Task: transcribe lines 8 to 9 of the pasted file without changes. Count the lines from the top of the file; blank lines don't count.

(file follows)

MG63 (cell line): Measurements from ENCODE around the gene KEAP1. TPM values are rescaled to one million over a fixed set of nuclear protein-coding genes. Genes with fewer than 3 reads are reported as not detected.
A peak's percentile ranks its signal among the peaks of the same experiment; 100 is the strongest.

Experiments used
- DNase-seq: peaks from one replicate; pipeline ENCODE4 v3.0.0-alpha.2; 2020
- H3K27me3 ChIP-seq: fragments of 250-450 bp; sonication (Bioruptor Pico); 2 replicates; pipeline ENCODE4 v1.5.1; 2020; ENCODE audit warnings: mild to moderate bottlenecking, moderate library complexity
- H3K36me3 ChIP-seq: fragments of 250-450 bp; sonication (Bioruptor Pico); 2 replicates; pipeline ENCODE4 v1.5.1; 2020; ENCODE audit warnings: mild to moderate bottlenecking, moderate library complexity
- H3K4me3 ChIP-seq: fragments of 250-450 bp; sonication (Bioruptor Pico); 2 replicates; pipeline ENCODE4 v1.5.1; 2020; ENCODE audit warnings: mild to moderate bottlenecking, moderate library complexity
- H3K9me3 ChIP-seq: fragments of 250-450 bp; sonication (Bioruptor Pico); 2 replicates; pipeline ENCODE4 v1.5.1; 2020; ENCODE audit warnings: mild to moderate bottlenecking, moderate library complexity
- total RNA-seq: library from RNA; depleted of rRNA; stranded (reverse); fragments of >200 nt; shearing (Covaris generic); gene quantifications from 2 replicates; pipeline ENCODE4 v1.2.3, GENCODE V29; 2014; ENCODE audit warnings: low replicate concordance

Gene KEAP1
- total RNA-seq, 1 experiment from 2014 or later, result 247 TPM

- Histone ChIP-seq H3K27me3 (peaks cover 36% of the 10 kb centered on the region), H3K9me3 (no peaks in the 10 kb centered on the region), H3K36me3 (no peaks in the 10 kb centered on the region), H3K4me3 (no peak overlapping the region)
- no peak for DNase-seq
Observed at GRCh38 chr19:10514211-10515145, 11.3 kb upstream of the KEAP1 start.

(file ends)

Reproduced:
- H3K9me3 ChIP-seq: fragments of 250-450 bp; sonication (Bioruptor Pico); 2 replicates; pipeline ENCODE4 v1.5.1; 2020; ENCODE audit warnings: mild to moderate bottlenecking, moderate library complexity
- total RNA-seq: library from RNA; depleted of rRNA; stranded (reverse); fragments of >200 nt; shearing (Covaris generic); gene quantifications from 2 replicates; pipeline ENCODE4 v1.2.3, GENCODE V29; 2014; ENCODE audit warnings: low replicate concordance